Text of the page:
|Project Leader: Krzysztof Kazimierczuk, PhD||Project period: 2018 - 2021|
|Project funding: HARMONIA 9, NCN|
Performing repetitive, routine activities takes a large part of every person’s life. Most of the daily tasks are neither satisfying nor interesting – so it is not surprising that in the course of civilization progress, their automation was pursued. Scientific studies do not differ much in this respect from other areas of human activity. However, researchers, especially those performing basic research, often think that the creation of “automated” solutions is outside their area of responsibility. They limit their activity to the creation of „prototypes” or schemes that often remain in the “manual-control” phase for years, since a small number of their users is not a sufficient motivation to invest in further development. However, automation of methods often results not only in faster but also more accurate results.
A good example of this problem in the field of science is Nuclear Magnetic Resonance (NMR) spectroscopy, which is one of the main tools for analyzing the structure of chemical molecules. Based on the same physical phenomenon as, known to many patients, so-called magnetic resonance imaging (MRI) has similar advantages: non-invasive and unique insight into the structure of the examined objects. Unfortunately, it also has similar disadvantages, especially the costly and time consuming measurements associated with both the relatively low sensitivity of the method and the mathematical requirements of signal sampling. Time requirements become a particular problem in serial measurements such as, for example, testing of sample behaviour at various temperatures. Performing them in a classical manner requires an appropriate sensitivity (signal to noise ratio) for each measurement separately. However, there are methods that allow one to circumvent this limitation by treating the measurement series as a single data object. Even if the result of each of the measurements in the series is difficult to interpret, joint processing of all of them provides a significant increase in the quality of the result and facilitates interpretation.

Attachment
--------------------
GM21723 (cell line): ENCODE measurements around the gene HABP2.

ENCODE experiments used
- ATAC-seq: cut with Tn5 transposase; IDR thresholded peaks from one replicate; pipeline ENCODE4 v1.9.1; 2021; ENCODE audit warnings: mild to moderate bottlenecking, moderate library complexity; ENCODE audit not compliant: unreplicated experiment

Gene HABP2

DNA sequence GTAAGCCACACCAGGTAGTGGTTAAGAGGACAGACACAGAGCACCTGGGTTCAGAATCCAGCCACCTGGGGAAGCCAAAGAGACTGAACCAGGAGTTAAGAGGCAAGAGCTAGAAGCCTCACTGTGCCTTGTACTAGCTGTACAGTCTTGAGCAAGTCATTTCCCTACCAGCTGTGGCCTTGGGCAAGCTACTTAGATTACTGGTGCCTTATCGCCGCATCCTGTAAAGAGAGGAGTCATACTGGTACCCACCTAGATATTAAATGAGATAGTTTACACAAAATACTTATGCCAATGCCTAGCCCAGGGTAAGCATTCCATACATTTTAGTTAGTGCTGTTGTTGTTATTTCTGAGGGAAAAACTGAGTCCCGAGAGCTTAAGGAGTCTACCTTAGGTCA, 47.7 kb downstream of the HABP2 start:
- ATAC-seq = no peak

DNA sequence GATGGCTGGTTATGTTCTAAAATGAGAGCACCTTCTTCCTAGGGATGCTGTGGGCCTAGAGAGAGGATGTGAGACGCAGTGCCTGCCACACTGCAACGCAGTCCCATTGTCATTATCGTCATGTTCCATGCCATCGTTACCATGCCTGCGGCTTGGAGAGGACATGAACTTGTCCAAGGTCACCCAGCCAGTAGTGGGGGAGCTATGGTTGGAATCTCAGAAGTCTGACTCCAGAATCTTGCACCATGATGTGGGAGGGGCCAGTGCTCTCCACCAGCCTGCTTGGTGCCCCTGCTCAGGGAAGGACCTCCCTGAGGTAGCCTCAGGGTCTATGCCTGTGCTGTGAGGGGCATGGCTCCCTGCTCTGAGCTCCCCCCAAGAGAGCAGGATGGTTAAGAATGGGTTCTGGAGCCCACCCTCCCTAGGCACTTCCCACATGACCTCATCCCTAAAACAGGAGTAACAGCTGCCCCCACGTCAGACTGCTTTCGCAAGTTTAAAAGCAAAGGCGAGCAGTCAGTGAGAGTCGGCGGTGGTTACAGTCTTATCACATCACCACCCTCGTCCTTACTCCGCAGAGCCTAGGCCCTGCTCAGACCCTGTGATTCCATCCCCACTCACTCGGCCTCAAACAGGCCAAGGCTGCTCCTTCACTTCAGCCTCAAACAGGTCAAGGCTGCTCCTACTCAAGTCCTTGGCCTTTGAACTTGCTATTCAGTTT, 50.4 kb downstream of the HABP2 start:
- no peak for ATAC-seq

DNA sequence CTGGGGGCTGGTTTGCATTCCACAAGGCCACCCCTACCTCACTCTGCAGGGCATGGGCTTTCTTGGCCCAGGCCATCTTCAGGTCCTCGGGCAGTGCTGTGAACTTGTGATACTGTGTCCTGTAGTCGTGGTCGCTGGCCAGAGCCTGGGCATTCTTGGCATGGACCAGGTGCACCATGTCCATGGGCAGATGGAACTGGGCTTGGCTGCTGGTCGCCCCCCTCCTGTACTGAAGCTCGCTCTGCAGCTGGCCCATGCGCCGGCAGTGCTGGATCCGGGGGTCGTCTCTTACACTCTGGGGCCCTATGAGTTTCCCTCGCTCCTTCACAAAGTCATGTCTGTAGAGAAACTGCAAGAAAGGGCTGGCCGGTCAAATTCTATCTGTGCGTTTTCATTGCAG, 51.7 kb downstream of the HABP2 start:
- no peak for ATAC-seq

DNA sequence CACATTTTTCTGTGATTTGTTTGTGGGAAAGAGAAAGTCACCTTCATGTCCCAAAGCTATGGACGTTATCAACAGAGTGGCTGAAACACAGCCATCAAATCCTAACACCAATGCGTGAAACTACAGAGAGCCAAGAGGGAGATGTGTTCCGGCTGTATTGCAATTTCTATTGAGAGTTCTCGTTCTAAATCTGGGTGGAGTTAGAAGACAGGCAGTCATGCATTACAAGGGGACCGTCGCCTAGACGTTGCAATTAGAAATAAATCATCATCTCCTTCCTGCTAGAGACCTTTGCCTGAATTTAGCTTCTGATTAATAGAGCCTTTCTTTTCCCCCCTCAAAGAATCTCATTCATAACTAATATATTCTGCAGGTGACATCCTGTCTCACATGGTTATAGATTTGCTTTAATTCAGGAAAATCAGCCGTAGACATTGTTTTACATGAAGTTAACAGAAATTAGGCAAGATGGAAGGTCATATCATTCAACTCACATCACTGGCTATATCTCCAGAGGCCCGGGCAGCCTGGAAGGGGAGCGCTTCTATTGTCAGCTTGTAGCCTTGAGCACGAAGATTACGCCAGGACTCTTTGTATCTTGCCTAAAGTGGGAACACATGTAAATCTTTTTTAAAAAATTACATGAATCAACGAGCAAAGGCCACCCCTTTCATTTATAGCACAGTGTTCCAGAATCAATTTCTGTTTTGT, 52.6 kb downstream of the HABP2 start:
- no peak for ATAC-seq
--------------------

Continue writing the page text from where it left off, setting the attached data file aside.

The proposed project is based on the adaptation of one of these methods, known as the Radon transformation, to study with NMR the samples of intrinsically disordered proteins, that play a significant role in many diseases (eg, Parkinson, Alzheimer, and others). In collaboration with the Vienna Biocenter, one of the world’s best research centers studying these molecules, we intend to create a package of methods that will facilitate insight into their dynamics and structural changes related to biological and medical impacts. The rich experience of project’s coordinator, both in developing new techniques and in popularizing them, will allow to improve the protein research, one of the most important areas of modern science.
Laboratory of NMR Spectroscopy